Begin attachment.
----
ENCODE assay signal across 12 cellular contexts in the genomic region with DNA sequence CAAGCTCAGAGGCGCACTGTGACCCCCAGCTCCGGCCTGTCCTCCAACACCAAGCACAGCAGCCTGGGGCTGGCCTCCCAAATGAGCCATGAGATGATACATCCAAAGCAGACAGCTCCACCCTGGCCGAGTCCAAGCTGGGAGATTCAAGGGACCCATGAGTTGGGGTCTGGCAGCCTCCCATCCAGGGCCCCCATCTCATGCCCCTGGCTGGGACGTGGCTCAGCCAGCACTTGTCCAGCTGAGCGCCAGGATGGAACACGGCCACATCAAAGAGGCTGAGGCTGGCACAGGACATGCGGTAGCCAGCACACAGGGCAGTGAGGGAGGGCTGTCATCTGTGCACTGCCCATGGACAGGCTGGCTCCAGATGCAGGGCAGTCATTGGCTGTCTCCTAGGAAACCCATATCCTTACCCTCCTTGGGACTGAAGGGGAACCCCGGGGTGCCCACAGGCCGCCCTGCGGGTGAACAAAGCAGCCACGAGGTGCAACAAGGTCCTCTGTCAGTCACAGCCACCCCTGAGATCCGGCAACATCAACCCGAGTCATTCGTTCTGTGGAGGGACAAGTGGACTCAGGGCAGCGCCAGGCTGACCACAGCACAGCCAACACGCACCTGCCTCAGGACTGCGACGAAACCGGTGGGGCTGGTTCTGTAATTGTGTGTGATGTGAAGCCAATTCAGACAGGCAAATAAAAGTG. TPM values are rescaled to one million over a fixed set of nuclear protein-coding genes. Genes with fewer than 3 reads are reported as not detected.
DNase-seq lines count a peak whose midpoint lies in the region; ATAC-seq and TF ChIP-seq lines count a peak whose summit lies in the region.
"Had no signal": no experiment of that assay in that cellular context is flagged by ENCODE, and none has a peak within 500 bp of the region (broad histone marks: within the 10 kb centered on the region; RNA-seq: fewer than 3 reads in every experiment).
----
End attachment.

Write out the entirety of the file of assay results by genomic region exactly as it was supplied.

ENCODE assay signal across 12 cellular contexts in the genomic region with DNA sequence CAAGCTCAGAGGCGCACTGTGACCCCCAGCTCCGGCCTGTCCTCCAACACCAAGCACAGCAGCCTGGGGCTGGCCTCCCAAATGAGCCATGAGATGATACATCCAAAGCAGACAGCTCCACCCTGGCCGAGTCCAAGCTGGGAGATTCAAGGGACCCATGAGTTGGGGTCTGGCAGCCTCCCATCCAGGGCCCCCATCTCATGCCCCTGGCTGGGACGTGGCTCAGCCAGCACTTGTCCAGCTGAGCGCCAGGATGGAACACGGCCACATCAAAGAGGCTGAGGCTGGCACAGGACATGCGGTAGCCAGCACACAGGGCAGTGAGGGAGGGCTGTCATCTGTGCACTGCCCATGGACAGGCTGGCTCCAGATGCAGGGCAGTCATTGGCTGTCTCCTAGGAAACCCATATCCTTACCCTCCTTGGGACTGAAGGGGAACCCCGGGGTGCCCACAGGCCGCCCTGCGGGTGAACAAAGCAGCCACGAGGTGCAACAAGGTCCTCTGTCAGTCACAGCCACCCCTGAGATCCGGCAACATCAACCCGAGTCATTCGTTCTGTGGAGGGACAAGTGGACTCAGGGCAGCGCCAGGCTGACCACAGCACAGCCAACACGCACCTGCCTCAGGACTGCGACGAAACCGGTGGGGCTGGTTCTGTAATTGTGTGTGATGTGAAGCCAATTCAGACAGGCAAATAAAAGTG. TPM values are rescaled to one million over a fixed set of nuclear protein-coding genes. Genes with fewer than 3 reads are reported as not detected.
DNase-seq lines count a peak whose midpoint lies in the region; ATAC-seq and TF ChIP-seq lines count a peak whose summit lies in the region.
"Had no signal": no experiment of that assay in that cellular context is flagged by ENCODE, and none has a peak within 500 bp of the region (broad histone marks: within the 10 kb centered on the region; RNA-seq: fewer than 3 reads in every experiment).